Chronically late patients... - page 3
How do you all handle late patients? I work in a peds clinic where there are a fair amount of chronically late patients, not 5 minutes late, but more like 15-20 minutes late. They never apologize, or... Read More
Jun 7, '12 by nursel56 GuideThe central problem here is that the MDs don't really mind if the patients come in late. Every doctor I've worked with placed a premium value on their lunch time and wanted to leave on time to go home. Thus they were our allies in keeping the flow going and generally would be very peeved at the latecomers for throwing a monkey wrench into the whole business. If someone did that more than twice they would refuse to see them.
You could tell them to come in 15 minutes earlier than their actual appointment time. You can see all the patients who come on time first, but this usually only works if the doctor agrees -- because the habitually late people don't like to be kept waiting too long.
For well-baby check-ups you can call them to remind them the night before or to make sure they plan on coming in for their appointment early on the same day. If they forgot or lost track of time then you know ahead of time you have an extra 15 minutes to work with. I know it isn't our job to be somebody's nanny but the anxiety of waiting for people to saunter in whenever they feel like it is too much for me even if everyone else is fine with it!
For sick kids you really do need to see them. Most parents of sick kids bring them in pretty promptly if they get a same-day appointment in the clinics I've worked in. I feel your pain!
Jun 7, '12 by silverbat, ASN, RNwhen I was seeing my OB-GYN for my pregnanacies he always scheduled all appointments for the morning at 1030. He saw you first come, first served, so-t0-speak! That meant there was 10-15 pregnanat women aiting from 10-12 or later to be seen. UGH!!!!
Jun 7, '12 by That Guy, BSN, RN, EMT-BI have always had to sign a contract stating that I was charged a fee if I was more than x late. After 3 times I was fired from the service.
Jun 14, '12 by PlumeriaSunHaha, do we work in the same office OP? I agree and tardiness is my biggest pet peeve, as are chronic "no-showers". Only 1 of the doctors has a policy on tardiness, and you know what? ALL of his patients come on time. Patients tend to take advantage, and then leave negative reviews on why the doctor is running so late, or why they have to wait so long...ahhh!Last edit by PlumeriaSun on Jun 14, '12 : Reason: grammar
Oct 30, '12 by chrisrn24I used to do reception work, and if you were over 1/2 of the time late for your appointment, it was cancelled. So if you had an appointment scheduled 2:00-2:15, if you weren't there by 2:07, it was cancelled.
Could you also maybe tell reception to push their appointments back? So if they want a 2:00 PM, put them in at 2:15?
Oct 30, '12 by MrChicagoRNWe had that if you were more than 15 minutes late, onetime people would be seen first. More than 30 and you may be asked to reschedule.
Nov 3, '12 by mappersI work in an Heme/onc clinic and scheduling is a nightmare for us. I don't know where all our hang-ups are and my job is always at the tail end, so the lateness shows up the worst for us. Our patients usually have several "appointments" not just one. For example, 99% go to lab first, then most see MD, then a lot come back to the infusion area for a treatment or an injection. Some see the Coag nurse or the Social Worker. We also have a CT scanner and a CXR machine they may be scheduled for. Rarely does a patient visit all of these slots, but most have at least two (lab + something else), and often three different stops.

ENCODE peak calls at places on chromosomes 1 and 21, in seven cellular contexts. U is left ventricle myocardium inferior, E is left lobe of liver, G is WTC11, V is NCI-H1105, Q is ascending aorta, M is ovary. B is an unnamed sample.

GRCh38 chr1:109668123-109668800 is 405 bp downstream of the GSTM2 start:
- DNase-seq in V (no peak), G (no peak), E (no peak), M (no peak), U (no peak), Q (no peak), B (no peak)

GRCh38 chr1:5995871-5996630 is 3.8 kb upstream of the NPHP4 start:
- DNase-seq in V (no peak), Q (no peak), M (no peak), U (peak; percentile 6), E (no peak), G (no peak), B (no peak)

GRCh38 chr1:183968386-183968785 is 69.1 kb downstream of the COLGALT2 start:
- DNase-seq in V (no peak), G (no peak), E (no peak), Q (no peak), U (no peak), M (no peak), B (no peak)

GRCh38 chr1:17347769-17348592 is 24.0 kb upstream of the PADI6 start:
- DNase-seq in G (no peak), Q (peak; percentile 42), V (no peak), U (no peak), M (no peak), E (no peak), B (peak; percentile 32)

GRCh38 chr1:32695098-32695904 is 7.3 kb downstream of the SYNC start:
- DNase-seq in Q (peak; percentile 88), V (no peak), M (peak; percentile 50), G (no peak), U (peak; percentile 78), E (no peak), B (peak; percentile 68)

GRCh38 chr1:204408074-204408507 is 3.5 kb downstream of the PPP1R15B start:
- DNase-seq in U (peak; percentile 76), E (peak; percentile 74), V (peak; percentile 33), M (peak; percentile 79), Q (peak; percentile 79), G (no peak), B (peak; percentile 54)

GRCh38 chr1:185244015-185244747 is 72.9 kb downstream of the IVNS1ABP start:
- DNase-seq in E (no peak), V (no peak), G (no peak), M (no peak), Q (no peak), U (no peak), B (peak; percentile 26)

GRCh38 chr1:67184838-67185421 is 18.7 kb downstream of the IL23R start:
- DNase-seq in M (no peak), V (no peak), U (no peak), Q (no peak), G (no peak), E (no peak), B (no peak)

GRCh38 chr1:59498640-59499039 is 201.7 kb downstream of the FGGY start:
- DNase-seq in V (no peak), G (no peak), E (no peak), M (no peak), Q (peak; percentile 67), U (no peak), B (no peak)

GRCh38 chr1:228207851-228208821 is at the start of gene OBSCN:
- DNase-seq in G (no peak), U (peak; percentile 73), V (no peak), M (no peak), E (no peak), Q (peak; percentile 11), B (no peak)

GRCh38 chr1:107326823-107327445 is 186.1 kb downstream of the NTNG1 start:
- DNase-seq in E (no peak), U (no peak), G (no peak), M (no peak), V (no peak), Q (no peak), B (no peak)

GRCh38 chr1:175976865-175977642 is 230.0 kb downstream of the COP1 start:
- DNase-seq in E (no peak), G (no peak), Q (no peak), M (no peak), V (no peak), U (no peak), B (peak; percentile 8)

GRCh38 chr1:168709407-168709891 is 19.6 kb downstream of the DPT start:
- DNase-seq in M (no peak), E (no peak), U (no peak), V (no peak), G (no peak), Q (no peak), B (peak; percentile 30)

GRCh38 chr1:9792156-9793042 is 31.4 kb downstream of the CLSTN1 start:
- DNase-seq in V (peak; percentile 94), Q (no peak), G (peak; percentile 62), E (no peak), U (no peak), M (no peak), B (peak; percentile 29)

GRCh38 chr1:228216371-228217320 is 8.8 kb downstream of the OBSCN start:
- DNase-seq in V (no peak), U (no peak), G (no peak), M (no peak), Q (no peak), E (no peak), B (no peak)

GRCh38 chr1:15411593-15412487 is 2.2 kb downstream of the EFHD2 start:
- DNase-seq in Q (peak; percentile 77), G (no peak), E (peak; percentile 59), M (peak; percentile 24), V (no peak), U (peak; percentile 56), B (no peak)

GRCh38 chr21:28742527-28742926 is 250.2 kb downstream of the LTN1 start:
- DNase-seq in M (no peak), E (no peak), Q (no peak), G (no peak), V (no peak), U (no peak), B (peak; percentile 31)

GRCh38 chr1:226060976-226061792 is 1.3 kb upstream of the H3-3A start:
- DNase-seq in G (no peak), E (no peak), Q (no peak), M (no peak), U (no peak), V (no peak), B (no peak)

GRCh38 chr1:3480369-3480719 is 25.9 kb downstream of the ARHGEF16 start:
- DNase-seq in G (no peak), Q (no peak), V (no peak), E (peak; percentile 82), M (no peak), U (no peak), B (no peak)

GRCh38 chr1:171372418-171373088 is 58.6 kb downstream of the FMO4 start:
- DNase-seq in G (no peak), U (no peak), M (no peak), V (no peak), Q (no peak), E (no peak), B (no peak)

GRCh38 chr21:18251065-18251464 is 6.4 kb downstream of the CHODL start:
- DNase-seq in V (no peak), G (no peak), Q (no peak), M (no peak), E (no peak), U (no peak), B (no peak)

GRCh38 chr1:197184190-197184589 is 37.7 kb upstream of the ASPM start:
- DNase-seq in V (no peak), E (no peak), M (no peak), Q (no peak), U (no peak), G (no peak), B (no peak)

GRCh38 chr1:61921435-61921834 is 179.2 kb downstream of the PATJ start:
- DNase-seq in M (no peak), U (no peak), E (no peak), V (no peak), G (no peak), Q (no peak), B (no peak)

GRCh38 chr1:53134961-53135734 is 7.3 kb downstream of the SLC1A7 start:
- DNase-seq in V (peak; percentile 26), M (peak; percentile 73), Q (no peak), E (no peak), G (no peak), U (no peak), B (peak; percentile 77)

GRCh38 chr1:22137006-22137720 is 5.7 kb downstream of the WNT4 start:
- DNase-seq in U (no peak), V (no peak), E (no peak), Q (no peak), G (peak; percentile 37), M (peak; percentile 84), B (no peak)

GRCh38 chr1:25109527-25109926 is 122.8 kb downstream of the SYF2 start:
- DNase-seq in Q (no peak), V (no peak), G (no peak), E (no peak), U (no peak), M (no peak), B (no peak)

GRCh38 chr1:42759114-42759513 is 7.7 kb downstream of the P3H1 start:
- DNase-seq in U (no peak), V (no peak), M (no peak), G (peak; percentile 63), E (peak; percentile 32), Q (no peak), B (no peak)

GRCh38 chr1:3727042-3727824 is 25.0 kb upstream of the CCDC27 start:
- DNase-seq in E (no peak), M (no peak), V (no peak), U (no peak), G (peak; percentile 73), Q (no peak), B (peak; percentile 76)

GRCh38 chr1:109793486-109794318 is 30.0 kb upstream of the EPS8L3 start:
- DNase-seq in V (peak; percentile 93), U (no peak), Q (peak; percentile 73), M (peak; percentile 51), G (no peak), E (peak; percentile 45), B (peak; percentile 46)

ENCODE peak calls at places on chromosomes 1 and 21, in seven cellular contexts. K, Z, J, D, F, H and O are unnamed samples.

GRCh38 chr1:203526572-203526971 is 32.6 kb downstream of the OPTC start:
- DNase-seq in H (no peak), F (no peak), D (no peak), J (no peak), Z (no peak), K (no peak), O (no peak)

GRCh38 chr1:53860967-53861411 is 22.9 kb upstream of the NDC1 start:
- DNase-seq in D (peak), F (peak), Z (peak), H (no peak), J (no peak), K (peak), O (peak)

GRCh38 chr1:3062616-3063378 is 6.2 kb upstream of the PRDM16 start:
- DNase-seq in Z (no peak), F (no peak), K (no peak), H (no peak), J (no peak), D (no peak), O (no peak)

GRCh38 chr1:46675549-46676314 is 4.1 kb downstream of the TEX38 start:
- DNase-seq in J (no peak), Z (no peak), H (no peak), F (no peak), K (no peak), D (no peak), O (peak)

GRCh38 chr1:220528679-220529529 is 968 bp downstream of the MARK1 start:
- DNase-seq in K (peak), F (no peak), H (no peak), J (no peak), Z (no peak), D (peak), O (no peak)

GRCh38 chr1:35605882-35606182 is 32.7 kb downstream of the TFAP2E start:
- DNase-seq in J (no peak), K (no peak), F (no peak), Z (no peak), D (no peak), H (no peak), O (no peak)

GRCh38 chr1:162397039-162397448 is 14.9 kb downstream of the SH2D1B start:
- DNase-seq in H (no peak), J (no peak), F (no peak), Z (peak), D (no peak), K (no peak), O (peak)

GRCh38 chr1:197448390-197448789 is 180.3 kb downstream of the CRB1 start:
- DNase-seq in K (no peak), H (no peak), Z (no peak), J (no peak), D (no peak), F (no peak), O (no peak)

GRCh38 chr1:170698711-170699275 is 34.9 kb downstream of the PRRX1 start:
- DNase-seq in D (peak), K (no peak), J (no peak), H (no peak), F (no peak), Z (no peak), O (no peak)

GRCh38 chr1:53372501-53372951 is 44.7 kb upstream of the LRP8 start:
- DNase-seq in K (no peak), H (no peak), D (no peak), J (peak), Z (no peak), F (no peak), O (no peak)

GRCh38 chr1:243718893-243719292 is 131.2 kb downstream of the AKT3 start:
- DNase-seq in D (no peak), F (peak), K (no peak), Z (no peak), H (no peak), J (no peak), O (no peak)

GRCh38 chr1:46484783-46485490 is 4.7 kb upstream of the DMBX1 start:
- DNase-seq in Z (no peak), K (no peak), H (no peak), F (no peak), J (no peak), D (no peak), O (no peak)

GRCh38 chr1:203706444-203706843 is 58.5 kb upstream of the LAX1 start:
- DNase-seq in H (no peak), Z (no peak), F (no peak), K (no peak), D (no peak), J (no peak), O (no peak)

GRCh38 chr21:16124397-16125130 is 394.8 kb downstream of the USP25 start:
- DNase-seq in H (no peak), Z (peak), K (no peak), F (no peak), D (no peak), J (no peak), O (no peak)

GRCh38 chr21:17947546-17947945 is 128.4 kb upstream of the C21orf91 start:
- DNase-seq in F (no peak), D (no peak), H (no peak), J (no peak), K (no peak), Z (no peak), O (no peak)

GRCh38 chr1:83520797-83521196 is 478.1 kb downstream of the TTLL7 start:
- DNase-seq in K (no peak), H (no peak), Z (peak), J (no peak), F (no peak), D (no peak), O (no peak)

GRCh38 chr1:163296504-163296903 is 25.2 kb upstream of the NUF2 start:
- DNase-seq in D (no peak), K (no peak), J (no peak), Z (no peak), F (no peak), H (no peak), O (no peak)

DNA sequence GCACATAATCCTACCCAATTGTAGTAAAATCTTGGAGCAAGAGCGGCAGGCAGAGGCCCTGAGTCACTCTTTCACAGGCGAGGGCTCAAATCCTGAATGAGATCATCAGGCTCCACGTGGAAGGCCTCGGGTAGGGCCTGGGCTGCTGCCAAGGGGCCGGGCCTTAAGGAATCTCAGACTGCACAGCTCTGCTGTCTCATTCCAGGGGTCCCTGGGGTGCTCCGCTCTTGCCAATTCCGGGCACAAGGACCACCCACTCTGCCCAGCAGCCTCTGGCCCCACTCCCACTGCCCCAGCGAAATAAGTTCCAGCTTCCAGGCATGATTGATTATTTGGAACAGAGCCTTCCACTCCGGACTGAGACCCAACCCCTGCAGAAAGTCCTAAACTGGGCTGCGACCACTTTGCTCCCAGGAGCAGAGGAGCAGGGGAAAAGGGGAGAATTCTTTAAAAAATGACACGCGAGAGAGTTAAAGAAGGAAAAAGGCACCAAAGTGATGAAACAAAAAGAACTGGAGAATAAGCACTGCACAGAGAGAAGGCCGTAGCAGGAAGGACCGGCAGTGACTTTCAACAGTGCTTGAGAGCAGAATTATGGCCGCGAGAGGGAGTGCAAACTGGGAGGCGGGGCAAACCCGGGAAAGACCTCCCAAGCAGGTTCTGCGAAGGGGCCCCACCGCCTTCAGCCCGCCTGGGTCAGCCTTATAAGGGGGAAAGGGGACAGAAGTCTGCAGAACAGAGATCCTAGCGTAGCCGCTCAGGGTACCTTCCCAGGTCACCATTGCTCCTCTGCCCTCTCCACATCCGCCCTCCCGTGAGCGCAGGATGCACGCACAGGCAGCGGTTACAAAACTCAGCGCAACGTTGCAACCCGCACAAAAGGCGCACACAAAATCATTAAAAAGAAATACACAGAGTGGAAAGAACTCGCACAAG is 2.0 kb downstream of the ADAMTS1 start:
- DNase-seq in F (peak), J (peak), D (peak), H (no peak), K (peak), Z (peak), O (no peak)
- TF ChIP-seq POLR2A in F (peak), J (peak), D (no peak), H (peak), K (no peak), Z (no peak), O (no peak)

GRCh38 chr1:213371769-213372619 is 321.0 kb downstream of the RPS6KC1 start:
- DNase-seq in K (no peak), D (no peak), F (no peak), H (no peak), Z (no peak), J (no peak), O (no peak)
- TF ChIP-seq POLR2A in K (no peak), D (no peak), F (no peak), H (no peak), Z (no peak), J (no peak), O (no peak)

Now the patient is only see one time on their card. They may not realize they are scheduled in chemo at 10:15, because their card says 9:30 (the lab time.). Now if they get back to our waiting room at 9:45 and have to wait 15 minutes, they'll complain, even though technically, they aren't late for us. (We take patients on a first come first served basis, so if we can take them early we will.)
Usually I explain to patients that scheduling for us is very complicated, that at most Dr.'s offices, you have one appointment to see the MD only. For us, there are lots of moving parts and there are lots of kinks. The patients usually understand, but not always. And a lot of times they have a right to be mad. We get frustrated as well.
The coag nurse was telling me about a patient who was always an hour or more late. She finally said something to him about it and suggested he reschedule his appointment times. He said, "Well, it never seems to be a problem, you always get me in", to which she responded, "Well when you show up at 11:45, I don't get a lunch that day.". He rescheduled his appointments. Sometimes, just explaining the issue to the patients is enough.
Another problem we have is lunch. The chemo area is not supposed to have anyone scheduled between 11:00 and 1:00 because we take lunch. The nurses go to lunch in shifts and give report on their patients to other nurses. It is very difficult to start a patient during lunch in that it is time consuming and doesn't allow for you to do anything else, when you are already responsible for twice as many patients as usual.
However, if the Dr. sees the patient at 10:45, guess what time they are coming back to see us? Right during lunch. The appt desk will put "sorry, only time for MD" on the memo line, but id doesn't really help, make us feel better.
It really isn't the appointment desk people's fault, they are just worker bees. The system is just very broken.